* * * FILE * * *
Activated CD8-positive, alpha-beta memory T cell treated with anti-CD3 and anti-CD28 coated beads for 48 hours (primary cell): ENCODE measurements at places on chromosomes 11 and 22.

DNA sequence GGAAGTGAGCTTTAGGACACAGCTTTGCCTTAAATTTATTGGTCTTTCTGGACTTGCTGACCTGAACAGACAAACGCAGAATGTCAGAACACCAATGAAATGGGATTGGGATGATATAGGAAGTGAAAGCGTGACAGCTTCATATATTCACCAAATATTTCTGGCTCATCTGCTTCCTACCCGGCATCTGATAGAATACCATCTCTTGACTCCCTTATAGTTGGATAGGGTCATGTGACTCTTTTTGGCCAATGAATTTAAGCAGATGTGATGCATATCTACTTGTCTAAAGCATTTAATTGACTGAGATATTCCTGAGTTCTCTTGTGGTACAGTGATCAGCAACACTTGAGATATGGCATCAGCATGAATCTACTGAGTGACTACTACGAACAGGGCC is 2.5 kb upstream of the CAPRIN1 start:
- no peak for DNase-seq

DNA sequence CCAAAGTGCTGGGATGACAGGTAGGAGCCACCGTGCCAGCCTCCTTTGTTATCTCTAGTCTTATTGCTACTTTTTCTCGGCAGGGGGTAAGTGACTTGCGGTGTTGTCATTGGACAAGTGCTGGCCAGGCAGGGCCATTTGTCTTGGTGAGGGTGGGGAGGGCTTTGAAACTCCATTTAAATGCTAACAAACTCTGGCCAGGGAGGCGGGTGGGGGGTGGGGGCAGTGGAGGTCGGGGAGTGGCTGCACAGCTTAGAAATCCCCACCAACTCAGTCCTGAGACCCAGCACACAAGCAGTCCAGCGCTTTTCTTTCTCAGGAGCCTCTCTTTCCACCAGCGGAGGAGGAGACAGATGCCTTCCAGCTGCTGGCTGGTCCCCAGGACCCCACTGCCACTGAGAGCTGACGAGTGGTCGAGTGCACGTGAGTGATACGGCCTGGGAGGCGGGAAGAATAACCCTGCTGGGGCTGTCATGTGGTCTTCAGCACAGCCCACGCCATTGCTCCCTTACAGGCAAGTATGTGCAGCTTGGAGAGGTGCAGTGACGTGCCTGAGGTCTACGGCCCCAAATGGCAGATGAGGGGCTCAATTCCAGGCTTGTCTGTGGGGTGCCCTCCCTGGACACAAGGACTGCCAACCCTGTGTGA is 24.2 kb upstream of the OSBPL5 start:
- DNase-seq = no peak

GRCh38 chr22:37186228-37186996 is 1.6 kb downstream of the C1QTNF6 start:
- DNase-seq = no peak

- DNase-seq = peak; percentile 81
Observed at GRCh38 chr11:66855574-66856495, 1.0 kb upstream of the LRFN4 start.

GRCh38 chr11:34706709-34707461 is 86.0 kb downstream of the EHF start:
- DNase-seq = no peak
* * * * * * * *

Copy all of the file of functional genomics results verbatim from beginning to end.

Activated CD8-positive, alpha-beta memory T cell treated with anti-CD3 and anti-CD28 coated beads for 48 hours (primary cell): ENCODE measurements at places on chromosomes 11 and 22.

DNA sequence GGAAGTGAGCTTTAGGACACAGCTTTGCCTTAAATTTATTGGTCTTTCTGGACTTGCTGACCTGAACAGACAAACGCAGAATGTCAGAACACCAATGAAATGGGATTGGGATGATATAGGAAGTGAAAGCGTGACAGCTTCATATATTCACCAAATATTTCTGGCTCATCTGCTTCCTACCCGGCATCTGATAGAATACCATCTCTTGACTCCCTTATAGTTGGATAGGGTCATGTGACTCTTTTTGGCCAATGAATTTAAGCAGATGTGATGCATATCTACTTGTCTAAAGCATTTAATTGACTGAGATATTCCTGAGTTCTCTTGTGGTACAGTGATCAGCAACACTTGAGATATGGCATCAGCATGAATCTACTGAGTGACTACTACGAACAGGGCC is 2.5 kb upstream of the CAPRIN1 start:
- no peak for DNase-seq

DNA sequence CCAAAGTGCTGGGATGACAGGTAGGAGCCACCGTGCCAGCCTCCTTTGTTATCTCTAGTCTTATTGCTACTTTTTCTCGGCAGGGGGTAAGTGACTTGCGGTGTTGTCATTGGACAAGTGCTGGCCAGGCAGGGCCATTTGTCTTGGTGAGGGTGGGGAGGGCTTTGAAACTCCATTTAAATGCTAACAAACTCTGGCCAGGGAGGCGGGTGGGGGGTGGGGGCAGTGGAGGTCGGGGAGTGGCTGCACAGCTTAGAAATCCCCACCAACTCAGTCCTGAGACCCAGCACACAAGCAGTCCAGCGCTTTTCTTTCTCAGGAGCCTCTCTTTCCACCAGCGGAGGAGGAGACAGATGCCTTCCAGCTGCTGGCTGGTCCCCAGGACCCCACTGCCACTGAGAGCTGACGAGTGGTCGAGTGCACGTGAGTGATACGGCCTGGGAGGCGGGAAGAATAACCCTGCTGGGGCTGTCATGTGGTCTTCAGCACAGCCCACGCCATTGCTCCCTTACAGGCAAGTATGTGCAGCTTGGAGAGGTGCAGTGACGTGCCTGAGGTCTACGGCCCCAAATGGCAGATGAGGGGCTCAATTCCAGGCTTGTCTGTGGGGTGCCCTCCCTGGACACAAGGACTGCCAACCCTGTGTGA is 24.2 kb upstream of the OSBPL5 start:
- DNase-seq = no peak

GRCh38 chr22:37186228-37186996 is 1.6 kb downstream of the C1QTNF6 start:
- DNase-seq = no peak

- DNase-seq = peak; percentile 81
Observed at GRCh38 chr11:66855574-66856495, 1.0 kb upstream of the LRFN4 start.

GRCh38 chr11:34706709-34707461 is 86.0 kb downstream of the EHF start:
- DNase-seq = no peak